I ate the sandwich that I made last night, and some cookies and juice. It was 10:30 when I got underway. I paddled Livingstone to the portage in about 30 minutes. At the portage however, I spent 30 minutes because I didn't want to trespass (there are no trespassing signs all over the place), and I wasn't sure where the trail went. It turns out that the portage goes right beside the driveway of the cottage and it's easy to see. It's a 260m, but I put in before the end, so it was likely more like 230m or so. Bear Lake took about 30 minutes to paddle and I was soon at Kimball. I checked out the campsite in the narrows (UTM 680300E,5022500N) but it was very poor - rocky and no good spots for a tent. Quite dark and gloomy also. So I continued on to a site at UTM 681500E,5023500N and took a look around. It was ok, but I wanted to make more progress, so I decided to check out Aubrey Island, and go back if it was no good. However, here I am, so... There's also a site directly beside the island on the North shore. As I was setting up camp, two canoes came into it. One tandem boat had almost no freeboard at all. The solo boat was piled up above the gunwhales with gear (beer?) and the solo paddler was having a hard time. They are quite loud - yelling all the time, so I may regret staying here. However, I'm not sure how long the portage will take, so want to do it in the morning while I'm fresh. I may just camp here both nights and day trip to the pines - that way I'd only have to single carry the portage. We'll see - I'll decide tonite. If the group next to me is really loud, I'll probably leave. More later...

7:00 pm

Well, so far the weather has co-operated. It was quite warm (18oC in the sun) and the sky is mostly blue with some fluffy white clouds. Hopefully it'll be like this tomorrow! The wind was at my back on Livingstone this morning, but not very hard. Now, it's from the East, and gusty. Hopefully it doesn't get too windy overnight - my tent is quite exposed where I set it up (hoping to get some morning sun!). The tent is kind of small - not sure how anyone could call that a 2 person tent - I can hardly get it arranged well for one. I doubt you could get 2 ThermaRests in it! My sleeping bag almost touches both ends - without me even in it! I hope it doesn't rain, because I'd probably get wet from touching the sides! The campsite has been very well used - there are two fire pits, and a picnic table. All undergrowth is dead.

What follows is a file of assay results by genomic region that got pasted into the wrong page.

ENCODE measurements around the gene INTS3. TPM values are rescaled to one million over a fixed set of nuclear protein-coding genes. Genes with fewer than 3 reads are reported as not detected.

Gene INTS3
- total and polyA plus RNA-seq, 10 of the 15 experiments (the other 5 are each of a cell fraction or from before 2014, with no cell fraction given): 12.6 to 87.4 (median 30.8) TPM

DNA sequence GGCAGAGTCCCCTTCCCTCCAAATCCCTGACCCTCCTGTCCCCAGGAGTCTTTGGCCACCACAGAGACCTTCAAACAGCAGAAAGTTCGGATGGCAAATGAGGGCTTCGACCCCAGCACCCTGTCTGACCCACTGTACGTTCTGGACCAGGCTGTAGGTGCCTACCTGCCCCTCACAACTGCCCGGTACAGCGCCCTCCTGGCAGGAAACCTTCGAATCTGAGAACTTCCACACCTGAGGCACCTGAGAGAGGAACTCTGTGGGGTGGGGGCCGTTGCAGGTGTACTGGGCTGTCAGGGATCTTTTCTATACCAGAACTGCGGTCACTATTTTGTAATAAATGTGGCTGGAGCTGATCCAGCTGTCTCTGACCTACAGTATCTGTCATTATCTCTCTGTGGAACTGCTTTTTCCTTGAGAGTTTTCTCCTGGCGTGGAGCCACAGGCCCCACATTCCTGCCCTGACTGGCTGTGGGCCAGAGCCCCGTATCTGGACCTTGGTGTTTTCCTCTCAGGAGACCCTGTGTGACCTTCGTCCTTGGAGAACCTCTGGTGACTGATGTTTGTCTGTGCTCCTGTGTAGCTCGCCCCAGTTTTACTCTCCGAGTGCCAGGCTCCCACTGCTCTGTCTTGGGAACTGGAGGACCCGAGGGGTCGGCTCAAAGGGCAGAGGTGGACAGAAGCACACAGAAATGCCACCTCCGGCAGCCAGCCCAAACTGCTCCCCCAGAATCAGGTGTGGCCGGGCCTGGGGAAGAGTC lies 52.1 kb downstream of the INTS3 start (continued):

Campsite on Kimball Lake
My first night's campsite on Audrey Island (Kimball Lake)
The solo paddler from the group beside me came over to ask if I would be here all weekend. Apparently they come up every May 2-4 and camp on the island. Oh well! I think I'll probably leave here tomorrow though (depending on weather) so they can have it then.

Supper today was CousCous, cheese, pita, pepperette, dried fruit and cookies. Easy to make, but I brought too much CousCous. Next time bring less than one cup. (This time I had more than one cup). Matt's Primus stove worked perfectly - it's way easier to light than the MSR's.

I saw a pair of loons swimming by earlier today, but that's it so far for fauna. Oh - and some kind of small bird that flies quickly along the surface of the water - I presume catching insects - has made an appearance several times as I was sitting by the water.

So far, my plan for tomorrow is to head out early and camp on Rockaway. After I get camp set up, I'll check out the pines - maybe take the canoe too and go into Minky and Dividing - or maybe just walk back from camp. So that's the plan if the weather is decent. If it's raining hard or really windy, I'll just stay set up here and just go into Rockaway for the day and check out the trees.